To hear evolutionists tell their stories, evolution is able to choose, plan, make decisions and carry out its wise plans. There was a book written by a priest named Nogar that seemed to have a weird religious New Age-y approach, The Wisdom of Evolution. We keep hearing about "natural selection", which indicates that if there is selecting happening, there is a selector. Watch a nature documentary and listen for the "just so stories" of evolutionary propaganda (stories, not facts) and listen for the way that evolution is portrayed as having a kind of intelligence. This is the fallacy of reification.
Red hot peppers! Can evolution “design” anything, especially a chemical bomb a plant uses to be sure its seeds get spread properly?
There’s a desert plant in the Middle East that has an ingenious way of dispersing its seeds. Many plants rely on animals for help, but there’s a problem: the animal helper needs to spread the seed without destroying it. For instance, many plants surround their seeds by fleshy, delicious fruits, but if the animal munches the seeds, there they go, into oblivion instead of into the soil.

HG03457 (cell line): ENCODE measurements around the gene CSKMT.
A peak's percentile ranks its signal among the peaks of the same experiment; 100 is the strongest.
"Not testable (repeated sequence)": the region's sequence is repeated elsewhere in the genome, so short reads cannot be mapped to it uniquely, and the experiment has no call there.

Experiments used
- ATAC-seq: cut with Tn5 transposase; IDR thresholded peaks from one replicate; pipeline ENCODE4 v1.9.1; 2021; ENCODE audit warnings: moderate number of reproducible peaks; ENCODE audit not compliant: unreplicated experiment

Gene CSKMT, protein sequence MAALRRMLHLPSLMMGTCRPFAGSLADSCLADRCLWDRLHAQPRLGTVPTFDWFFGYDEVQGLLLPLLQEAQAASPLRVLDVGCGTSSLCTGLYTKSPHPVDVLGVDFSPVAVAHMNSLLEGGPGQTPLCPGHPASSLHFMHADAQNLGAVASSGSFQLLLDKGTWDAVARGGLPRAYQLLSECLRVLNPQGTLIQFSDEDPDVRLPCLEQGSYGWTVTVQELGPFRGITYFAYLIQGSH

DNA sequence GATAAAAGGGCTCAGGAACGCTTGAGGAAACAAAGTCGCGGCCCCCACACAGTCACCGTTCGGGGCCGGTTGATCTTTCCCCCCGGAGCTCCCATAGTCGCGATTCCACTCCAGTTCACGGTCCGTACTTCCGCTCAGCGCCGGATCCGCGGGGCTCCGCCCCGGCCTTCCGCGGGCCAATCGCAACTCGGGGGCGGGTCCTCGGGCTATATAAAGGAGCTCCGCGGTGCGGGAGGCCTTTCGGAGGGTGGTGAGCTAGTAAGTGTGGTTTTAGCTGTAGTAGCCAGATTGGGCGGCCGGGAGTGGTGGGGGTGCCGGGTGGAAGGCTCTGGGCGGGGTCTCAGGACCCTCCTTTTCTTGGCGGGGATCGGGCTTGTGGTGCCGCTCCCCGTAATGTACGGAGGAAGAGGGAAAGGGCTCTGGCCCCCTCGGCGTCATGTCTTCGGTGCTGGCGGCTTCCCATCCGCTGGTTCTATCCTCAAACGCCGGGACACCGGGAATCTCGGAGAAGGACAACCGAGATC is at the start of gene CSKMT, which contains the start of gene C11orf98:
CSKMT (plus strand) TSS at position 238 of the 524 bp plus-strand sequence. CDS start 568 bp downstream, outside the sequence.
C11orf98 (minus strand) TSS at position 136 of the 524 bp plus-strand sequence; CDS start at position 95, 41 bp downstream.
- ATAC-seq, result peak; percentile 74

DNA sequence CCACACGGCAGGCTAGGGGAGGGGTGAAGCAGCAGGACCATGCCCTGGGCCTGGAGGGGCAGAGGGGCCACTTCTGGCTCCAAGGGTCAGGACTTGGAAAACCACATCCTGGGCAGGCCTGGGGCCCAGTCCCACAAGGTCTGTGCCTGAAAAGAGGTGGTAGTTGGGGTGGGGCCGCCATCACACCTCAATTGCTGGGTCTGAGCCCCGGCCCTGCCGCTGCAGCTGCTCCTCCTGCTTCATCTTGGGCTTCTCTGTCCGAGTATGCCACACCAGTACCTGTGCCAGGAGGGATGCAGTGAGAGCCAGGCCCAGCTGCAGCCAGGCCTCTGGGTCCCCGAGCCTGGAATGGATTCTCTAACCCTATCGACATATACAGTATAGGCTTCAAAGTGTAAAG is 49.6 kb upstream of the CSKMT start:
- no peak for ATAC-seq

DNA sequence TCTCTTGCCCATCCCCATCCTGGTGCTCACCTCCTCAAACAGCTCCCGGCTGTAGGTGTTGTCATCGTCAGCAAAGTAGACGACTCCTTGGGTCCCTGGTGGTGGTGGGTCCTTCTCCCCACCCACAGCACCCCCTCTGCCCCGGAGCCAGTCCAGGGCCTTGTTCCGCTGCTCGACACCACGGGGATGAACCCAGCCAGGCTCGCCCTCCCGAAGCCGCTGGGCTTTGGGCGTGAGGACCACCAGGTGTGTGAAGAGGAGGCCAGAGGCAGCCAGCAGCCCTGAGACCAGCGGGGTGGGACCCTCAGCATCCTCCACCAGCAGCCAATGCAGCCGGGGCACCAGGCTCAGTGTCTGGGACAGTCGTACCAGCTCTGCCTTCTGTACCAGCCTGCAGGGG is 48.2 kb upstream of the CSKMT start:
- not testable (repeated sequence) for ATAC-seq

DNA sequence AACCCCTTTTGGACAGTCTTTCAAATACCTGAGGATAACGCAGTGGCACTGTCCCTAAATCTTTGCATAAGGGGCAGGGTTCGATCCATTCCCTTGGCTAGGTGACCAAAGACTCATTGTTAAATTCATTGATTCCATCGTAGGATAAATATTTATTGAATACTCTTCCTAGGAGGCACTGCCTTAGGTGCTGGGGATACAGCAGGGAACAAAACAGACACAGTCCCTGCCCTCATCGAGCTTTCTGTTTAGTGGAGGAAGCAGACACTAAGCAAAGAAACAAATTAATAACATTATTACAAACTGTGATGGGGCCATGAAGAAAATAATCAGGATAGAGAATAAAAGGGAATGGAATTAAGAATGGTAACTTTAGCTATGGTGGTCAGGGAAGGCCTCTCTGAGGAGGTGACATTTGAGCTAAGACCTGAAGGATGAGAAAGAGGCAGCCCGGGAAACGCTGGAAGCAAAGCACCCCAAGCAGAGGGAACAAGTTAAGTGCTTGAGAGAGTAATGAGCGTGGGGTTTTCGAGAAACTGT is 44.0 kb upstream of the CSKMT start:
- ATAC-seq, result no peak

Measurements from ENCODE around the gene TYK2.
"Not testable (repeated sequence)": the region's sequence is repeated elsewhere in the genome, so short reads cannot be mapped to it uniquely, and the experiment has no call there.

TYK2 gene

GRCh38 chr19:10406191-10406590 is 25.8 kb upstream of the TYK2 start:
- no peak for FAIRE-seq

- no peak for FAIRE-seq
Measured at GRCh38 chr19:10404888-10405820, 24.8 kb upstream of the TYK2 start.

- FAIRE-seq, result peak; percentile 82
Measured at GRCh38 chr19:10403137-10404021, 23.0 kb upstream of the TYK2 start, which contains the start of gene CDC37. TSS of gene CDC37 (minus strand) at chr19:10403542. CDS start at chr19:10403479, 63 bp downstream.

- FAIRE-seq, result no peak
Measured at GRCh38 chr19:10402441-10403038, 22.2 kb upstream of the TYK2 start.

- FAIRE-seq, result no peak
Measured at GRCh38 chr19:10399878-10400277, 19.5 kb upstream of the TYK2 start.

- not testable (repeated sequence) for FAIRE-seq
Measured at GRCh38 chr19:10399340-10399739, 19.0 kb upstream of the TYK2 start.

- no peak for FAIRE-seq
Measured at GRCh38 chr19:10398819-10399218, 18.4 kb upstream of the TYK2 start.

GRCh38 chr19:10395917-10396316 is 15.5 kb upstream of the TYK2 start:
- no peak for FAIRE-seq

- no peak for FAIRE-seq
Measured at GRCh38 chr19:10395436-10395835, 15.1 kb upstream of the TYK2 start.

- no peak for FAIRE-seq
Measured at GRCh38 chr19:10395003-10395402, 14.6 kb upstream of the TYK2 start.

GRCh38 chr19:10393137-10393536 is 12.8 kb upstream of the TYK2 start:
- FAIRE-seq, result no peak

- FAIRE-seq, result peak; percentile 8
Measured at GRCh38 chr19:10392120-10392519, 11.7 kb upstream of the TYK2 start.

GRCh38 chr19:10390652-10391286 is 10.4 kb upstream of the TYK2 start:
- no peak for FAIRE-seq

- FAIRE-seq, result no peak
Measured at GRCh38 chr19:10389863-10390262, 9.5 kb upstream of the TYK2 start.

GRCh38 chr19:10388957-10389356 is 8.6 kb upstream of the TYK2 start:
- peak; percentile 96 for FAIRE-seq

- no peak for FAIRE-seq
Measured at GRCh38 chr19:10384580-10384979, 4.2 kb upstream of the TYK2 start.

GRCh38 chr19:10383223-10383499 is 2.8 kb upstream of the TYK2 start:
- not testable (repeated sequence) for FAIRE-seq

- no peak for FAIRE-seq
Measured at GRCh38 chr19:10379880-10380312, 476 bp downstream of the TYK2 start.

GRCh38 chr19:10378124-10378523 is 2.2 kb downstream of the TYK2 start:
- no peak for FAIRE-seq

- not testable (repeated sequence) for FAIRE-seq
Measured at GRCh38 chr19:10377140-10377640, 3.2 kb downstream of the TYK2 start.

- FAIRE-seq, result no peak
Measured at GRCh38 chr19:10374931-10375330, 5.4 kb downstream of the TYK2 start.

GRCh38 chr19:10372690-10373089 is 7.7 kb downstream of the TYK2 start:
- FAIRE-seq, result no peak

Current Biology tells the story of Ochradenus baccatus (“Taily Weed”; see photo in Flowers of Israel), a homely desert shrub that has a “mustard oil bomb” method of attracting animals but protecting its seeds from getting eaten. It attracts rodents with the delicious fruit, but if they bite into the seeds, a chemical reaction occurs between the fruit juice and the seed juice, and pow! a distasteful, toxic mustard oil bomb goes off in the mouth. The rodents quickly learn to spit out the seeds rather than eat them. Fortunately for the plant, the rodents (to avoid getting eaten by their own predators), take the fruits to their rocky habitats, the best places for the seeds to grow. This provides an especially tight example of commensal mutualism, where both parties benefit equally from their interaction.Get ready to really read the rest of this reification of evolution in "Ingenious Seed Bomb 'Designed by Evolution'", here.